“I am about to do a new thing; now it springs forth, do you not perceive it?” – Isaiah 43:19
My office desk calendar is stuck on March, back when the world still felt ‘normal.’ I haven’t switched the pages yet, perhaps out of a subconscious hope that we will get a cosmic do-over. Just when I thought I had hit my stride in this quarantine/pandemic/“new normal,” I hit a wall instead. Have you hit your wall yet? I have spoken with many people who all have mixed feelings about how we are experiencing church, home, God, and ourselves as we practice social distancing. Some days, it feels relaxing and freeing to have no expectations or schedules. Other days, we mourn our loss of routine and face-to-face human contact.
Each day, I continue making plans for online worship as I monitor the latest news and recommendations on Covid-19 safety. On Wednesday night, I had a nightmare. While nightmares have been a frequent occurrence for me since I can remember, this pandemic has brought on a new brand of church-centered nightmares. This particular one went like this: I get to church to find the choir is practicing and refuses to hear the news about singers causing virus super-spread. Then someone announces that it's a communion Sunday but there are no elements and no time to safely prepare them. No one is social distancing or wearing masks. I go to my office to get my sermon and realize I never finished it. The printer is broken. I fall on the floor coughing and crying while all my pastor friends whose churches aren't having in-person services cover me with a sheet.
Friends, I’m sure some of you feel the loss of in-person worship deeply and I want to let you know that your leaders are doing our very best to try to prepare for the day when we get to worship together in the sanctuary again. The prophet Isaiah speaks of God’s promise to do a new thing and I feel that this is true for us now. During a recent meeting with presbytery pastors, which helped to calm my Wednesday nightmare, we discussed this new thing for churches. In-person worship, when it resumes, will undoubtedly look vastly different; masks, temperature checks, the absence of singing were all issues raised in this meeting. No one seems to know just what to do yet.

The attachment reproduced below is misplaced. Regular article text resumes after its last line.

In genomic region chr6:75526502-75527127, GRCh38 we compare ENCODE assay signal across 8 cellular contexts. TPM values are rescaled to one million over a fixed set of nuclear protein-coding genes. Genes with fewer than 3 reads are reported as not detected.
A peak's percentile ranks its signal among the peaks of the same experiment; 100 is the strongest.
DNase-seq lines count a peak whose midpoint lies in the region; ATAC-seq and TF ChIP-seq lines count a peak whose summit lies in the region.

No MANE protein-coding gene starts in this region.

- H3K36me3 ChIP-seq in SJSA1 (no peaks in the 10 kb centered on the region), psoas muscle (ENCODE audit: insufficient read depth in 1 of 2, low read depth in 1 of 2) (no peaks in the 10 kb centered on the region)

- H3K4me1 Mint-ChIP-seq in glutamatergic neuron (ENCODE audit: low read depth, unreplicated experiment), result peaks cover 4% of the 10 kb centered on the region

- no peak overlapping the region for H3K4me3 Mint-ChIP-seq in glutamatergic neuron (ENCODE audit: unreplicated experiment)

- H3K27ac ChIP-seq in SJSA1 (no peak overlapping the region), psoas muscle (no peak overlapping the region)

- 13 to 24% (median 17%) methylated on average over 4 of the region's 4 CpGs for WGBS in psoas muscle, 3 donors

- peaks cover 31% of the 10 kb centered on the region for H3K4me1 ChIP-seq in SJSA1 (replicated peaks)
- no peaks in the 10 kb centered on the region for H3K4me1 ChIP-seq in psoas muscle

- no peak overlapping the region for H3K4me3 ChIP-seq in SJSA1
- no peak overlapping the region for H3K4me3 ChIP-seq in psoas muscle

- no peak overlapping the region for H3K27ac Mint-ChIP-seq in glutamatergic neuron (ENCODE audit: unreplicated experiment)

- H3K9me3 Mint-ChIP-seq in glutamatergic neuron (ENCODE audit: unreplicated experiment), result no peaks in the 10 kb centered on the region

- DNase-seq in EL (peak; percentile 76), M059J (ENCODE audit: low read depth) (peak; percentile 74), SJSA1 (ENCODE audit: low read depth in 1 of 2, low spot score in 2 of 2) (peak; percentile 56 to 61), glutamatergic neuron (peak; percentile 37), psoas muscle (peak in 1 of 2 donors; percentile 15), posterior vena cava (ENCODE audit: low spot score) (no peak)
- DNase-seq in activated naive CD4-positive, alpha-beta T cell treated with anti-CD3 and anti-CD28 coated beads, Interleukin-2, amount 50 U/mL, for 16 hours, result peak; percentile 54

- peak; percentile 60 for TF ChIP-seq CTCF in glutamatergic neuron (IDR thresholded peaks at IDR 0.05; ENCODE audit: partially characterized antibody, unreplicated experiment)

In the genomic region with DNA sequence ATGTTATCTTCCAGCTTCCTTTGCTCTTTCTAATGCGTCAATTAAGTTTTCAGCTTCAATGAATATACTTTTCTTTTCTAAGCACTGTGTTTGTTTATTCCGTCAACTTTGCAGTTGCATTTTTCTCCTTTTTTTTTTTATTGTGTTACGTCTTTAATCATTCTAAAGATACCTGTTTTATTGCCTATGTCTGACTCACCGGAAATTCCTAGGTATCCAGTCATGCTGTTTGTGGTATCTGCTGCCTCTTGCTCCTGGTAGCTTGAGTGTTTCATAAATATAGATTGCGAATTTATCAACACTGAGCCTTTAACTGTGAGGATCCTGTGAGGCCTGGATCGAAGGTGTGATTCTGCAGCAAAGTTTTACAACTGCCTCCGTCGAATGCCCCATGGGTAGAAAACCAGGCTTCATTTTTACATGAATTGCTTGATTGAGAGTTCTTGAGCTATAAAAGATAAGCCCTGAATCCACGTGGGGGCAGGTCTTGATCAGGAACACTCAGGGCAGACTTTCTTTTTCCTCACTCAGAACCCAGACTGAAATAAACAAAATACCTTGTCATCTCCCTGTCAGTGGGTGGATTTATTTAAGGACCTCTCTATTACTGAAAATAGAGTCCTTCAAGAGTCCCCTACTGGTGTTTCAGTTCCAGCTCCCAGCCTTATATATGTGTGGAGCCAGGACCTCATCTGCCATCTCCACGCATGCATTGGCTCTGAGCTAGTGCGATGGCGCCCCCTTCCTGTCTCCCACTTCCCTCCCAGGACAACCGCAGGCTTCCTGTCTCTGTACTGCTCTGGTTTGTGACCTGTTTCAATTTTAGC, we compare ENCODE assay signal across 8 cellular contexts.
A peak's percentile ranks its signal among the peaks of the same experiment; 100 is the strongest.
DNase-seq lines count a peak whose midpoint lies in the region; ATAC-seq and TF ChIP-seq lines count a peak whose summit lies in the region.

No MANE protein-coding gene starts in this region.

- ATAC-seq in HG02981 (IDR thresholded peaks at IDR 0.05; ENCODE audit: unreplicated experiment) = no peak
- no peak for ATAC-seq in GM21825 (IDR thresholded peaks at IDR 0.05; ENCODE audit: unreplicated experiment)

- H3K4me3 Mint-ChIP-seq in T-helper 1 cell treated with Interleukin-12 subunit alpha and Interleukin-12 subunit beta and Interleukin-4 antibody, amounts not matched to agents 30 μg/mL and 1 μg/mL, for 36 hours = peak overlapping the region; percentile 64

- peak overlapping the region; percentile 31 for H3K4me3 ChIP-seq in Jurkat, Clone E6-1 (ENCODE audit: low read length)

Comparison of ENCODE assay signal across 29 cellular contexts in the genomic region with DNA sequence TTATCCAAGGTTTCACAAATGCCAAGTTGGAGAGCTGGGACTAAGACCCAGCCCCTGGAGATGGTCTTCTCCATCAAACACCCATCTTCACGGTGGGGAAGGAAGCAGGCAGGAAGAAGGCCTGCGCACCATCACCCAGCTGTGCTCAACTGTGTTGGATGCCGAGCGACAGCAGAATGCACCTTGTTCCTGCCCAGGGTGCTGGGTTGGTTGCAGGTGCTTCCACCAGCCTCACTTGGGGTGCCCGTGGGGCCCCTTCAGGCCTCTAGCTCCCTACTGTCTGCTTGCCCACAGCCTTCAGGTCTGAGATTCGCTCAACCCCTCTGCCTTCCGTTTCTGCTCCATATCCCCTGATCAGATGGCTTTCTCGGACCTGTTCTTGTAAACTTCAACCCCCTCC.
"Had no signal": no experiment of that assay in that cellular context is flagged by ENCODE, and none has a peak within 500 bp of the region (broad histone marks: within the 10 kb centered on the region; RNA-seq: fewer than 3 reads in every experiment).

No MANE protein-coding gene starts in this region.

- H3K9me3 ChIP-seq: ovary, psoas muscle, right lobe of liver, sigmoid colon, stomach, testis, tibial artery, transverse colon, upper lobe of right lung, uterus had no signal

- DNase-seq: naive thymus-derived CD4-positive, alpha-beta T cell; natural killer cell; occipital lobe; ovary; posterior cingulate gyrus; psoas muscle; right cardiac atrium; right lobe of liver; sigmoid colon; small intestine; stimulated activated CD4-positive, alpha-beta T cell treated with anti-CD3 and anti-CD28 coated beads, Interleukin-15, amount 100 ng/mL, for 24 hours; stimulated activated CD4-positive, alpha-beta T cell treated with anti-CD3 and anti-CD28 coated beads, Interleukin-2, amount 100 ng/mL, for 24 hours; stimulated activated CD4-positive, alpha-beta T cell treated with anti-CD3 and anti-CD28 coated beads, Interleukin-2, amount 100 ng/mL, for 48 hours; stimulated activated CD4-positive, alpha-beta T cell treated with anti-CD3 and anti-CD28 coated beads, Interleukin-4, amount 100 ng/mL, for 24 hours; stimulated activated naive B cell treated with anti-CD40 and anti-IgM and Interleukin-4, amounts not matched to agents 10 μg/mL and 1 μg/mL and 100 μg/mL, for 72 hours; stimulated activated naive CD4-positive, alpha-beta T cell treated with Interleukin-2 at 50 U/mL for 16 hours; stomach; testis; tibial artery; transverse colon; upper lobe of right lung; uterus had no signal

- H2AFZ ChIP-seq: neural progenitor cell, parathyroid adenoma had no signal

Some things will remain though: The Holy Spirit will be weaving her way in and through each of us. The teachings of Jesus will still ring true, some more than ever. God will continue to create, folding and sculpting and shaping all around the world. God is doing a new thing and the church is an integral part of that.
I pray that in this new creation we all recognize the value and importance of educators for all ages. I pray that we see the humanity in all the underpaid workers who provide goods and services that are essential to our survival. I hope that we all better understand the lives of those living with compromised immune systems and those who don’t have access to quality healthcare. I hope that community becomes stronger as we all remember what it is like to be quarantined in our homes, relying on phone calls and letters to stay in touch with friends and loved ones. I pray that the phrase “the way we’ve always done it” will rarely find itself in our spaces, so that we can push forward into this new creation with grace and open minds. I pray that we will see where God is showing up in every step of this process.
1. What are you learning about yourself during this experience? Are there any lessons you’re going to take forward into this new creation?
For next week:
1. What do you do in the quiet moments of your day?